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JKBcircleThere are no volcanoes in Austin. But there are quite a few in Alaska where I grew up. When a volcano erupted hundreds of miles away, the air in Fairbanks would be filled with fine particles of ash that covered our cars with a thin layer of volcanic dust like the cedar pollen on a spring morning in central Texas. Can you imagine what it would be like to live even closer to an erupting volcano?

In A. D. 79 the citizens of Pompeii near Naples, Italy experienced one of history’s most famous and devastating volcanic eruptions when Mt. Vesuvius belched super heated poison gas, volcanic ash, and tons of burning mud and tiny rocks, destroying the city and the people living there. Because the eruption was so sudden and fierce, the people were almost instantly mummified where they were.

I visited Pompeii a few years ago and toured the ruins of the 2000 year old Roman city “frozen” in time. One couple was attempting to flee the eruption but their petrified bodies reveal the tragic fact that they paused to grab handfuls of gold coins which, after all this time, were discovered still in their mummified hands.

Their choices in those final moments provide a heartbreaking lesson, preserved forever, about misplaced priorities. It’s not hard to imagine what they must have been thinking, but they were wrong. The coins remained for 2000 years to remind us that what seems like a good plan at the moment can be the wrong choice after all!

Our choices matter. As has often been observed, “We make our choices- then our choices make us.”

In meaningful conversations over the years, I’ve discovered almost everybody is in the decision making process at all times! We are usually wondering which way to turn with finances; “should I try to get a better job or stay put and risk the security of this lower paying job?” Or, we wonder, “are my retirement investments secure or should I play it safer?” If not our finances we are making relationship choices: ” He seems like a man I could build a life with but is he the one? Am I settling out of insecurity?” Or we speculate about a family member’s drinking or substance abuse and question if it has reached a point when we should do something -or would that only alienate us from then further? Beyond family decisions and financial decisions we make daily choices about a range of personal issues. “Is it time to buy a new car?” “Where should I go to college?” “Should I schedule surgery or wait and see how long I can live with the pain?” The list goes on!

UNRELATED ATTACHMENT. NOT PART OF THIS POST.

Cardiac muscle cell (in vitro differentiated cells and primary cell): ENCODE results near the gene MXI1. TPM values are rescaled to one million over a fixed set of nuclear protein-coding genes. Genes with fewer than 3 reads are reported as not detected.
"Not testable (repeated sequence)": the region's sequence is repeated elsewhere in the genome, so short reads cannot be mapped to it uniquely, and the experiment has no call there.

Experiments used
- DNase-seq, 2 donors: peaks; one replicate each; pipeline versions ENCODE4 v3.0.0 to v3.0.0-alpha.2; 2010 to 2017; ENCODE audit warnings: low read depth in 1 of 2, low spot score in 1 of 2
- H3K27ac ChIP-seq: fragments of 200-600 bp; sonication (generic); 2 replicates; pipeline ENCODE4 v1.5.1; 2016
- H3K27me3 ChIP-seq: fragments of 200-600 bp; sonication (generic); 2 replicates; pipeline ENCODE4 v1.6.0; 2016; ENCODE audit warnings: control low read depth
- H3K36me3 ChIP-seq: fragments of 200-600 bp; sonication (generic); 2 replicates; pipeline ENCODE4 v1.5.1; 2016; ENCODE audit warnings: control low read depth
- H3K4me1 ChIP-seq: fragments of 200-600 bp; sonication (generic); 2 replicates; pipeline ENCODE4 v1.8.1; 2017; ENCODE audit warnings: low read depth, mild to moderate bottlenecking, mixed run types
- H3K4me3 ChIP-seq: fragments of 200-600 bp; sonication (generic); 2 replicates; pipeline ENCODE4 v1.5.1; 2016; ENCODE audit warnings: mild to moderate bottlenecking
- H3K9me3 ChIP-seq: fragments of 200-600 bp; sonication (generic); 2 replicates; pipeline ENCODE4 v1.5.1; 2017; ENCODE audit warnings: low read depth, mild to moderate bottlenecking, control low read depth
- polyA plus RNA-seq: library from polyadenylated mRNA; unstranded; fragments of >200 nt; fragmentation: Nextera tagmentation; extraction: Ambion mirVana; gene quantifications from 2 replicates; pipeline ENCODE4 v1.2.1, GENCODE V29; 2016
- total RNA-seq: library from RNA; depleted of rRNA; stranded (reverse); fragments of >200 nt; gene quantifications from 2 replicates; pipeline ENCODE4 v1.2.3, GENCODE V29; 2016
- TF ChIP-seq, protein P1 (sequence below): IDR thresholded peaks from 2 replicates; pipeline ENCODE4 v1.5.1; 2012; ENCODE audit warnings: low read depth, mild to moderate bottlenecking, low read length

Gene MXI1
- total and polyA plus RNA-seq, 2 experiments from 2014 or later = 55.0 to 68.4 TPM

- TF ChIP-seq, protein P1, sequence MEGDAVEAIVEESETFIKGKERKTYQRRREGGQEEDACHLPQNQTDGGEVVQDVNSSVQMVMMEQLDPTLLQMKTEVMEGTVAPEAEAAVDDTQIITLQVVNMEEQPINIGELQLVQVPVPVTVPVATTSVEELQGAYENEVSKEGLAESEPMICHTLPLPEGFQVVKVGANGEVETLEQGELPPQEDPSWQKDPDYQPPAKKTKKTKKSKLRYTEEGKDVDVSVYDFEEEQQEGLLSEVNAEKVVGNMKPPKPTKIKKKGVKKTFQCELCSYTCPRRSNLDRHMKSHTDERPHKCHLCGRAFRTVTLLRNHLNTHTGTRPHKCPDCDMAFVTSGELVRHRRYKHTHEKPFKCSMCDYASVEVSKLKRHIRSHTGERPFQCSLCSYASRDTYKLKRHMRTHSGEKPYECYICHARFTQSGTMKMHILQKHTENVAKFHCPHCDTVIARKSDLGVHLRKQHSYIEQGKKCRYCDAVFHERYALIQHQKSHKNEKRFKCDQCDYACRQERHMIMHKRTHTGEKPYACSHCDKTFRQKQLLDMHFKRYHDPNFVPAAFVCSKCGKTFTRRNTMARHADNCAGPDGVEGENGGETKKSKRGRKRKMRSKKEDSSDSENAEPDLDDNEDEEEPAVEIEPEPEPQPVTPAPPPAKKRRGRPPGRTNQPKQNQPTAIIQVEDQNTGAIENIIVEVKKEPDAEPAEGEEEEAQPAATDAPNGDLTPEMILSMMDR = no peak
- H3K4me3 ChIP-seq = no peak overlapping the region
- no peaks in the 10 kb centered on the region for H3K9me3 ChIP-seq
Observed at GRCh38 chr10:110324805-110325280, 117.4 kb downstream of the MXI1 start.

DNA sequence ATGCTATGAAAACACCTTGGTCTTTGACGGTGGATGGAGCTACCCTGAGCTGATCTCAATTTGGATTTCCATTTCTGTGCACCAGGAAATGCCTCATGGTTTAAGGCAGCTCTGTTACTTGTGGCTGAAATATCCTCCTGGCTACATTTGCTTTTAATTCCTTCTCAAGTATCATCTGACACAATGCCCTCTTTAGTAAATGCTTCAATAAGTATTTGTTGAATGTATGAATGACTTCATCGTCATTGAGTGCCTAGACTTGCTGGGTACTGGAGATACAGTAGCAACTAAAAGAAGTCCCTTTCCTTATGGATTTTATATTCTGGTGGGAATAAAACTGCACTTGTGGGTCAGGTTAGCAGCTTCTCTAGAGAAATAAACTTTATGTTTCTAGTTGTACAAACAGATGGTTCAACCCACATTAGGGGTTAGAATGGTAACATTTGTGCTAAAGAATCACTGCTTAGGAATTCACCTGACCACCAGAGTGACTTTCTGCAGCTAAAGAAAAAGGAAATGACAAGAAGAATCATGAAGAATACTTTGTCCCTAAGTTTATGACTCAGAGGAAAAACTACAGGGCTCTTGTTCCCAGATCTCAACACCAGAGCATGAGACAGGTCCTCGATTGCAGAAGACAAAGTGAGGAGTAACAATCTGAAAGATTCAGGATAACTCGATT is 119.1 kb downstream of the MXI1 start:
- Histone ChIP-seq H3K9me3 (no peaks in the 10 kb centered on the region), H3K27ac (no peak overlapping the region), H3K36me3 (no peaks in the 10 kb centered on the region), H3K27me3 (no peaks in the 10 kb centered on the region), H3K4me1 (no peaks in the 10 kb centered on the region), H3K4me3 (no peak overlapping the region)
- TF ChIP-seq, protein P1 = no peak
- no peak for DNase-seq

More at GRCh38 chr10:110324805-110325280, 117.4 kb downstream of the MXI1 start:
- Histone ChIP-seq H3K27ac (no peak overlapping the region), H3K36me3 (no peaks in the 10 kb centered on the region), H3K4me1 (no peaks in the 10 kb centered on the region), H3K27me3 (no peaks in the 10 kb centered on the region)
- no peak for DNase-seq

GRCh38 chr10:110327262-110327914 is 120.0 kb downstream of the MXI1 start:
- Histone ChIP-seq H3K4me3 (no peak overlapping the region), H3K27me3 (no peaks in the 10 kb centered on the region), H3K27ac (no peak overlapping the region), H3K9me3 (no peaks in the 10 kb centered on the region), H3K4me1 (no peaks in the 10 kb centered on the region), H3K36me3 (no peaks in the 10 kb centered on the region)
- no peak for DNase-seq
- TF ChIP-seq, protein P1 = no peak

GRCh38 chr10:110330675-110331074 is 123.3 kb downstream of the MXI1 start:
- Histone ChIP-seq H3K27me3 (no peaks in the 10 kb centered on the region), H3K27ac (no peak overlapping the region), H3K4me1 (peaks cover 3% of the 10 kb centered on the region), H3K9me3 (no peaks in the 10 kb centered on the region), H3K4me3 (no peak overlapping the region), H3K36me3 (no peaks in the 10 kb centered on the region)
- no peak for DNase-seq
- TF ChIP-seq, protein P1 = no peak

The question, of course, is not “do I have decisions to make?” The real question is “how can I know I’m making the right one?”


Everyone has choices to make. God reminds us from Scripture our choices are “God sized.” In other words, because our choices affect our lives, and those around us,  God wants to guide our decision making process. As a result God advises us to:

“Trust in the Lord with all your heart,
and do not lean on your own understanding.
In all your ways acknowledge Him,
and He will make straight your paths.” (Pr.3:5-6 ESV)

Embedded in this familiar text are some actionable principles.

1) Choices are matters of faith. The Bible says, “Trust in the Lord.”
No decision you wrestle with can be disconnected from your relationship with God as a disciple of Jesus Christ. Trust Him!

2) “All” means “all.” Twice in this passage God reminds us He is interested in sole ownership not “time shares” over our lives. Every choice we make is ultimately His choice! He wants “all” your heart as He directs “all” your ways.

3) “Acknowledging” God means more than noticing Him in the room! The Hebrew word comes from a root meaning “to know, to perceive, to experience.” When you have the opportunity to carefully consider a decision, acknowledging God may be as simple as lifting the matter to Him in unhurried prayer. In this way you may sense a powerfully clear direction accompanied by the strong and stabilizing “peace that passes understanding.” In any event, before you decide on a thing, you will want to wait in God’s presence for His leadership and direction.

You will make an untold number of choices today. Each one has consequences you will not be able to control. Knowing how unclear the future is should lead you to lean on God for leadership. He knows what is best. another-107753-320-32011

And finally, if you’re running from a volcanic eruption, don’t stop at the bank!